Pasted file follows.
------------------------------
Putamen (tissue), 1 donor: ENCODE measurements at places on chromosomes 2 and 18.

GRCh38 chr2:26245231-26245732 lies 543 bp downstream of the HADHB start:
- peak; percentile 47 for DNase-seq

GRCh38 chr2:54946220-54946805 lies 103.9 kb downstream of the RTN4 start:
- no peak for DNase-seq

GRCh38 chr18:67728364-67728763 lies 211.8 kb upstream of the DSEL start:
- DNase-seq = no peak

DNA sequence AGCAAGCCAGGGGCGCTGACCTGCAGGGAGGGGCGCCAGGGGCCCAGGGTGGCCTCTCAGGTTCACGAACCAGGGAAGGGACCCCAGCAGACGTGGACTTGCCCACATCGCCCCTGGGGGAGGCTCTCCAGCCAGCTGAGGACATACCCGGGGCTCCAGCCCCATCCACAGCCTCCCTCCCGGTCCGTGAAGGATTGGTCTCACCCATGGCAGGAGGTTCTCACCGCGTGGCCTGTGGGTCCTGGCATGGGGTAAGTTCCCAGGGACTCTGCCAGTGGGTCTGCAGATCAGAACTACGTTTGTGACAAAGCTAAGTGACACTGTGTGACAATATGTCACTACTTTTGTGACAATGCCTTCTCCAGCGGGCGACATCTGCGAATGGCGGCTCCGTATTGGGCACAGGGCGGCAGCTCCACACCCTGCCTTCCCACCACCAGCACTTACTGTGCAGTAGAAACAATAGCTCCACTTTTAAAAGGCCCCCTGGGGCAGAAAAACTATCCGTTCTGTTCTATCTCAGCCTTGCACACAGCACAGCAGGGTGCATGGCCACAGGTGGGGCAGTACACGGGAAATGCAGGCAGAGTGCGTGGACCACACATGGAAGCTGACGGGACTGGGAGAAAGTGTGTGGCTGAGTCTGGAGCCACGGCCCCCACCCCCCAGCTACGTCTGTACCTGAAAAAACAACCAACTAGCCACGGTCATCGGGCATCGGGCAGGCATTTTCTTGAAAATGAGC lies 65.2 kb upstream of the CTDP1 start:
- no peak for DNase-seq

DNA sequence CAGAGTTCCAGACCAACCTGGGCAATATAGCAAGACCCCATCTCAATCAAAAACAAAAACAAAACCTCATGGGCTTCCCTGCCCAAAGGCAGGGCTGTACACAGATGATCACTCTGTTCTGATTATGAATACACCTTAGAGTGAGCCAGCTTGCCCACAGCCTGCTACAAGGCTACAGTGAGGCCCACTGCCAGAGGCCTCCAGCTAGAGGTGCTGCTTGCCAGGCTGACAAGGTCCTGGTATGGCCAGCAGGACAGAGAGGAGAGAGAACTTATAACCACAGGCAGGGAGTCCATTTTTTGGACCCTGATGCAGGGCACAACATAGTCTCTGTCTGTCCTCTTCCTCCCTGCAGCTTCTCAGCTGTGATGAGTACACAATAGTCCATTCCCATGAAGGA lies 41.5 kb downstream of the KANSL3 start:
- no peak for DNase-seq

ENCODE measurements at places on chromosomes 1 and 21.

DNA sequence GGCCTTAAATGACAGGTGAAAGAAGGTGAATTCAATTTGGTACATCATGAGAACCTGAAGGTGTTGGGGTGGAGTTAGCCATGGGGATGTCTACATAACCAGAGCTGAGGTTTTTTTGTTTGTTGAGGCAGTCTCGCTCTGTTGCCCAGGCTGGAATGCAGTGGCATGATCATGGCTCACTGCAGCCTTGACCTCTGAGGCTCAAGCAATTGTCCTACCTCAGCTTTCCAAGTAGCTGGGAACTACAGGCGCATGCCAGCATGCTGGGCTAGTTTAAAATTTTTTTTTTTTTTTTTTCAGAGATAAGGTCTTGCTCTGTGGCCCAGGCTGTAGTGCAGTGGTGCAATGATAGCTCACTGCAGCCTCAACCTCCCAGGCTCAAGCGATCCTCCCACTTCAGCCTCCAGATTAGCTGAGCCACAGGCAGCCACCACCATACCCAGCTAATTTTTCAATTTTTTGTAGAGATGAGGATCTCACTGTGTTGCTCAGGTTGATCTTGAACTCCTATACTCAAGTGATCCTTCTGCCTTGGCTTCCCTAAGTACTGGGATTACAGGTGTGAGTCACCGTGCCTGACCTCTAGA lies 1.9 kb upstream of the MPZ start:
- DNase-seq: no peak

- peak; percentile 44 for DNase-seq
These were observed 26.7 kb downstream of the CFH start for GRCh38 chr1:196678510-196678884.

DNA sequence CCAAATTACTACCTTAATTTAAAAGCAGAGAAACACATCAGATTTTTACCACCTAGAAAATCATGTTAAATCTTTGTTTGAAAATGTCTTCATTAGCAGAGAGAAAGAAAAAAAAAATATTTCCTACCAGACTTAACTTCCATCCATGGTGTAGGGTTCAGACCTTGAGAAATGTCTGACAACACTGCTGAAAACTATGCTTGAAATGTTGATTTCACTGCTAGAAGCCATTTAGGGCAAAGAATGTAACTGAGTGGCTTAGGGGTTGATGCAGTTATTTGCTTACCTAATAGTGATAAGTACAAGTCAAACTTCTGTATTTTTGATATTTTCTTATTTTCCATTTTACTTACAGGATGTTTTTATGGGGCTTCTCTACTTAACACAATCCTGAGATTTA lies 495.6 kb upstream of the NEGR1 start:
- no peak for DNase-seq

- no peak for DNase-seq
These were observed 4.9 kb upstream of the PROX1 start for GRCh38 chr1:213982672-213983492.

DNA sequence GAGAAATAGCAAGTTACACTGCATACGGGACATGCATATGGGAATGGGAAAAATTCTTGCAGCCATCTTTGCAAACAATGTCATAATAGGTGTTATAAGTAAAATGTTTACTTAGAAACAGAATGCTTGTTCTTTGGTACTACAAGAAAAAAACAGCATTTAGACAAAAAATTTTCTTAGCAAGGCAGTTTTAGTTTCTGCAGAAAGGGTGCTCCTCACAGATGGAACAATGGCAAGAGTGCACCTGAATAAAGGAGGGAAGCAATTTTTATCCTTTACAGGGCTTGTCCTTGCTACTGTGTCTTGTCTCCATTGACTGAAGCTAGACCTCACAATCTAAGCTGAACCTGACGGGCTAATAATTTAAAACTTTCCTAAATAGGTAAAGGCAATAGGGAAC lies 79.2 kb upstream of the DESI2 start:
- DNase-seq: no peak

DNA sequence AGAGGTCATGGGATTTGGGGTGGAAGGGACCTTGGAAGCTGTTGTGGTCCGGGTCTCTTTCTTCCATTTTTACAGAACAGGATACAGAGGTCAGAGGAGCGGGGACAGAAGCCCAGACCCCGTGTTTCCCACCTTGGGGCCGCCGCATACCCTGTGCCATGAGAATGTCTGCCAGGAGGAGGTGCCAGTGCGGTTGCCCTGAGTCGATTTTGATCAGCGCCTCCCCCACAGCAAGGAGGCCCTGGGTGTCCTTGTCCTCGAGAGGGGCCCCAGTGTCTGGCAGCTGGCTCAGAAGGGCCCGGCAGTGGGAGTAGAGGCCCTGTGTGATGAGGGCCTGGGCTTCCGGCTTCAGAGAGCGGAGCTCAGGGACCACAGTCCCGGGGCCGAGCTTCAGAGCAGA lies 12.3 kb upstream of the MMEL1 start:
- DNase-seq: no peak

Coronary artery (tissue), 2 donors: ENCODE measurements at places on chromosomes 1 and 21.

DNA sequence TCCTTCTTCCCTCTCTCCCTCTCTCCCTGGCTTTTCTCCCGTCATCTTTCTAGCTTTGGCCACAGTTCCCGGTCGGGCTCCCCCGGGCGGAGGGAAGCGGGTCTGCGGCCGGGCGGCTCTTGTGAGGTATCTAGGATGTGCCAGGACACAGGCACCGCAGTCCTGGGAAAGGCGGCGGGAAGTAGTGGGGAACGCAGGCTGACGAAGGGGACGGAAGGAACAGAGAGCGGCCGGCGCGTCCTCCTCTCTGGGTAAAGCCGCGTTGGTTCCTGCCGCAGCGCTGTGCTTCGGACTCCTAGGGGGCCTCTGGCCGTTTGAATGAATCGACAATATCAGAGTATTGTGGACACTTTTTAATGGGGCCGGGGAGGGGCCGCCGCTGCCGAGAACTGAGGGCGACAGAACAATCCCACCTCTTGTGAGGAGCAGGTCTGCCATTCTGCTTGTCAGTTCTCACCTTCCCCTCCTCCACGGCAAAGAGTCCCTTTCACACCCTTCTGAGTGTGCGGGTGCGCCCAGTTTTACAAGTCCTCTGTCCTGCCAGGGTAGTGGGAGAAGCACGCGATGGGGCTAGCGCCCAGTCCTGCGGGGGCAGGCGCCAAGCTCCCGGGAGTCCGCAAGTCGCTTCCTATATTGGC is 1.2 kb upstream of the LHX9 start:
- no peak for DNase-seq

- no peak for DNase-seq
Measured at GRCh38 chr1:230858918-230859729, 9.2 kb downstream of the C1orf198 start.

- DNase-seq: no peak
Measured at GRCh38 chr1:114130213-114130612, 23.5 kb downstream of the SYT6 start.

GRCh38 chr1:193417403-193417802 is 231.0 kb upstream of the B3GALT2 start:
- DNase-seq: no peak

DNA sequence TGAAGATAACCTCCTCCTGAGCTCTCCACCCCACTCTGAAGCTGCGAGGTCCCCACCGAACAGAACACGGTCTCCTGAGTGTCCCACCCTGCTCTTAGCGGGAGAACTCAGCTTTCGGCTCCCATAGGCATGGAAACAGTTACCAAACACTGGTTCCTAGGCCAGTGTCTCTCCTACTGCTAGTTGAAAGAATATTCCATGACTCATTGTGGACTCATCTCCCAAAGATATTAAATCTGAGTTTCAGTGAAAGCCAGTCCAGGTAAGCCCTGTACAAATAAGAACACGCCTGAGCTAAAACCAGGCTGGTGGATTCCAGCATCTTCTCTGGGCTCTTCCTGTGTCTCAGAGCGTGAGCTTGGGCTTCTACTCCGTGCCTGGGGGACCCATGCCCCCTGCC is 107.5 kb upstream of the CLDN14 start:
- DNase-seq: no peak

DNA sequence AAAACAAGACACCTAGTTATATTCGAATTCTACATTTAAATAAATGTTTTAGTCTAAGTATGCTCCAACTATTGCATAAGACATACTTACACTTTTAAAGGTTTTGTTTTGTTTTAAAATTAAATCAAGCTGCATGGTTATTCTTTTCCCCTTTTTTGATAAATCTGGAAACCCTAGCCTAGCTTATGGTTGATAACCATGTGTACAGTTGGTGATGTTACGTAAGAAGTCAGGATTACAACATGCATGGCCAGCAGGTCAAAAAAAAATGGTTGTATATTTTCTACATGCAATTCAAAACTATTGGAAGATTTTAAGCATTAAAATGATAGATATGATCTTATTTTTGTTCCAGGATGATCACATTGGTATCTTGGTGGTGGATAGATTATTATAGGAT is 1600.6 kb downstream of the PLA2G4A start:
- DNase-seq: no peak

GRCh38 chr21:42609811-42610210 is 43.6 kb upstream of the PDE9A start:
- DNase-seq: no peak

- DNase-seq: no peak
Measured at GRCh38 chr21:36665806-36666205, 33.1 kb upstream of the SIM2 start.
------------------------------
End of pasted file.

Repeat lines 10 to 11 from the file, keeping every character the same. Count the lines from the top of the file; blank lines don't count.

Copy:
DNA sequence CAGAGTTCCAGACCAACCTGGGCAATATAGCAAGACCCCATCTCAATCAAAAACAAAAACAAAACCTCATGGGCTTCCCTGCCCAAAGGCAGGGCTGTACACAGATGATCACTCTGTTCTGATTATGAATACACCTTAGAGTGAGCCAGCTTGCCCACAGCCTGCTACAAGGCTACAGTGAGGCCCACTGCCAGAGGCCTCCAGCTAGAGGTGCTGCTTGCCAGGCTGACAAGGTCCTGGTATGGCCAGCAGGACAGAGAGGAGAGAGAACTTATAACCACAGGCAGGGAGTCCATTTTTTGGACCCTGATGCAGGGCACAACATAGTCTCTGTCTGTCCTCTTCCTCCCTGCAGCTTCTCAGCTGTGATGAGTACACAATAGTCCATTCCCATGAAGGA lies 41.5 kb downstream of the KANSL3 start:
- no peak for DNase-seq